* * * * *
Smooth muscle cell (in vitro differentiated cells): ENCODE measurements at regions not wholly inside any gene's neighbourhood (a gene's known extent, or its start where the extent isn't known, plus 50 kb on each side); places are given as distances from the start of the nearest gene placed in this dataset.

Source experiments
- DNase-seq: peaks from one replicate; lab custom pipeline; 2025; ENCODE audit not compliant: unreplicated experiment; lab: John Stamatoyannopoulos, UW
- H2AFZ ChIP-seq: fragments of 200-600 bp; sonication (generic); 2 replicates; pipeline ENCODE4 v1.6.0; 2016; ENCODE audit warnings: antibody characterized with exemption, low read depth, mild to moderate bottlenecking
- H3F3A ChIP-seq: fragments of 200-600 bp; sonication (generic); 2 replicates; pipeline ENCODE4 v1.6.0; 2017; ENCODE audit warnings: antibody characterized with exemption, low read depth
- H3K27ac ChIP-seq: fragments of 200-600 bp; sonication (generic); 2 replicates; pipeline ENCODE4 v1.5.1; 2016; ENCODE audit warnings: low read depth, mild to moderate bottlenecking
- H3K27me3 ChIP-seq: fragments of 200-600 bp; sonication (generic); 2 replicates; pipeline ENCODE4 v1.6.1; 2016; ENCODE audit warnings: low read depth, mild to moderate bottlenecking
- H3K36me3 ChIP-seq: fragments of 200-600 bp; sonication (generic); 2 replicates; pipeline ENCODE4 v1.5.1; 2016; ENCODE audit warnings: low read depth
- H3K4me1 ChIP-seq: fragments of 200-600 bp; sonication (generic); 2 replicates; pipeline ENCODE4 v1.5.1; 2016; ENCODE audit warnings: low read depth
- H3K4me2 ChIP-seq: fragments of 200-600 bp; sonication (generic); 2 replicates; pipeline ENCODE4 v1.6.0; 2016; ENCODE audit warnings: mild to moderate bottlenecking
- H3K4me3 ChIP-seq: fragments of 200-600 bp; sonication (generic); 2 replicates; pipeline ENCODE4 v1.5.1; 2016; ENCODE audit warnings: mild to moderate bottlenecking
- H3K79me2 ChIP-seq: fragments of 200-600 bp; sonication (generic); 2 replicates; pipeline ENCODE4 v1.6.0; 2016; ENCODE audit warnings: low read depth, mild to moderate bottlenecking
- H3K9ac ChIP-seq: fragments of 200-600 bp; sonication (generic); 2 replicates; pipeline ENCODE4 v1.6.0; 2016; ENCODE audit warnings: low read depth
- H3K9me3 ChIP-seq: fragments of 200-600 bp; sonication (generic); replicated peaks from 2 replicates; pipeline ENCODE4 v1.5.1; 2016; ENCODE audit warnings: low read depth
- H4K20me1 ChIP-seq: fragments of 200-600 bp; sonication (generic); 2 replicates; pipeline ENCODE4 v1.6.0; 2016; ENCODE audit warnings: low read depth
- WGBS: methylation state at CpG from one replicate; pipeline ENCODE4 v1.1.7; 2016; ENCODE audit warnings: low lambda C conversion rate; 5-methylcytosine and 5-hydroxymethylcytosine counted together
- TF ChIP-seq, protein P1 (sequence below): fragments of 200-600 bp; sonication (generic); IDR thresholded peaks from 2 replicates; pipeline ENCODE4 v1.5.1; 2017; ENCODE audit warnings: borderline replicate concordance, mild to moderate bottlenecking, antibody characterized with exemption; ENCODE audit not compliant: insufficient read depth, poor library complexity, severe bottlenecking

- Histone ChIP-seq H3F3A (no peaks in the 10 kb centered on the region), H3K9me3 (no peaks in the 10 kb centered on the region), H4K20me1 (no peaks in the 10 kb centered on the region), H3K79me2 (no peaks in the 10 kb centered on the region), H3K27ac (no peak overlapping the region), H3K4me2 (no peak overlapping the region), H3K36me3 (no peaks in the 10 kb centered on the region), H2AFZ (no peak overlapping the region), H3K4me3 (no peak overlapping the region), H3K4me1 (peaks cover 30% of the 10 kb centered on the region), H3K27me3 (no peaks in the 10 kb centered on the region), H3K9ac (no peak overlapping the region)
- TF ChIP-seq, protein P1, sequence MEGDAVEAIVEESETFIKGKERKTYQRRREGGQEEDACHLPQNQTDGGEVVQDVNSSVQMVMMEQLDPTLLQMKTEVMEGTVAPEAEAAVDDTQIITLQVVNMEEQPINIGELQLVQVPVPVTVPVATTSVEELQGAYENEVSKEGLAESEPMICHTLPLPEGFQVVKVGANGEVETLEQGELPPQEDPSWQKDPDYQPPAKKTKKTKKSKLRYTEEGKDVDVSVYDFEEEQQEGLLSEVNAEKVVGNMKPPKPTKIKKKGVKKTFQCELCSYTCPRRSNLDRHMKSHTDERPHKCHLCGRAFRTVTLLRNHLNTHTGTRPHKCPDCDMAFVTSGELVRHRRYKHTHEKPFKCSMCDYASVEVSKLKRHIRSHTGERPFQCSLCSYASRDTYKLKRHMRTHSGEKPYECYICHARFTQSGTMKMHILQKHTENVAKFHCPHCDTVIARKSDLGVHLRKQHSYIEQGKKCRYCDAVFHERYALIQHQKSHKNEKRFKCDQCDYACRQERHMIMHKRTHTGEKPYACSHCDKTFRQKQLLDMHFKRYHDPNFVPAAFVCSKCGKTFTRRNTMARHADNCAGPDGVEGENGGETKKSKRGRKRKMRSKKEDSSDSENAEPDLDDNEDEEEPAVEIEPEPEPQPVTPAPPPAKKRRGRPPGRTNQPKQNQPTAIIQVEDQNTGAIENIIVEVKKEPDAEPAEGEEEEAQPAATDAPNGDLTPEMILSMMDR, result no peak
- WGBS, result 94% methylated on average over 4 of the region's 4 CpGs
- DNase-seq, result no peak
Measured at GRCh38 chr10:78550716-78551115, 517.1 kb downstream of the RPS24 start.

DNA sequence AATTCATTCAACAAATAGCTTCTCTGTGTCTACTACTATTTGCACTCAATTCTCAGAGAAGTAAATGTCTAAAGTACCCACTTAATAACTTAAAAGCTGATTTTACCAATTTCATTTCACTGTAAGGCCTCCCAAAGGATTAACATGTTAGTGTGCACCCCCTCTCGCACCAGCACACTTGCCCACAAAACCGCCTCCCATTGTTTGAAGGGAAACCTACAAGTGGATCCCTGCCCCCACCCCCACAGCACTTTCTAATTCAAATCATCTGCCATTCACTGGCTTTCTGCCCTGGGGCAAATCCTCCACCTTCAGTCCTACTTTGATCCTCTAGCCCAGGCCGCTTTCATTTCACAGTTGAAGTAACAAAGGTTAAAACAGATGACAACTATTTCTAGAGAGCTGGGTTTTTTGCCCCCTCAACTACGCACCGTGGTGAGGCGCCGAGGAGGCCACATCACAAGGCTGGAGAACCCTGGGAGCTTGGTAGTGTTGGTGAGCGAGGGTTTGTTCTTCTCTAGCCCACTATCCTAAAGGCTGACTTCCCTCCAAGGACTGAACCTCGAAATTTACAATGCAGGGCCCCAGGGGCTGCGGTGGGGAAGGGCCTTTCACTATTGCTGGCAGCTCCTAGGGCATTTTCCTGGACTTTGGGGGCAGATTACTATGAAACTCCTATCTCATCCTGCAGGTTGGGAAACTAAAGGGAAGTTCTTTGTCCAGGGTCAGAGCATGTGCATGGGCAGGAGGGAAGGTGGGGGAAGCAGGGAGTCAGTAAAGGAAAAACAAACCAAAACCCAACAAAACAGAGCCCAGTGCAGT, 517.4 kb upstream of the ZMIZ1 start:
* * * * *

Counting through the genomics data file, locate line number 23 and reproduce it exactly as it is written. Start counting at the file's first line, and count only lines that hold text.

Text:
DNA sequence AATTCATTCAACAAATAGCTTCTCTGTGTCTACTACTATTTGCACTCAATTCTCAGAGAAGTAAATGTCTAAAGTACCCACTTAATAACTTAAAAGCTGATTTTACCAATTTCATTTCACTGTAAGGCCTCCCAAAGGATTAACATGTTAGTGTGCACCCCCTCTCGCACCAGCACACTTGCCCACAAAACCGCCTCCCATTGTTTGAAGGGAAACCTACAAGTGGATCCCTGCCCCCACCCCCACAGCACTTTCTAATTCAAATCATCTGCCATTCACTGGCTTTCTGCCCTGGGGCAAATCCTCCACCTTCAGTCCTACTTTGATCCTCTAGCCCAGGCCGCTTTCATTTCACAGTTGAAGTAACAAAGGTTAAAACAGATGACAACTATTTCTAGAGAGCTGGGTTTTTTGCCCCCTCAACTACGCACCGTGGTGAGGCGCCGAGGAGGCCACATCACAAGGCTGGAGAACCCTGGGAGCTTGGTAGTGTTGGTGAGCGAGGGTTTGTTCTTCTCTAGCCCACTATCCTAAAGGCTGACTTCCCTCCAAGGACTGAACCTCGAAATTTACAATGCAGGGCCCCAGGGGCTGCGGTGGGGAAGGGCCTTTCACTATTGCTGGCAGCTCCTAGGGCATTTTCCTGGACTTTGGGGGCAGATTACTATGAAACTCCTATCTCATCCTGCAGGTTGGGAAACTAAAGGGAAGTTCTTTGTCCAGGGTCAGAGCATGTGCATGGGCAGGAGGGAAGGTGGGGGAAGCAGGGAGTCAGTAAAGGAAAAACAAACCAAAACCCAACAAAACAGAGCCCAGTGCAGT, 517.4 kb upstream of the ZMIZ1 start: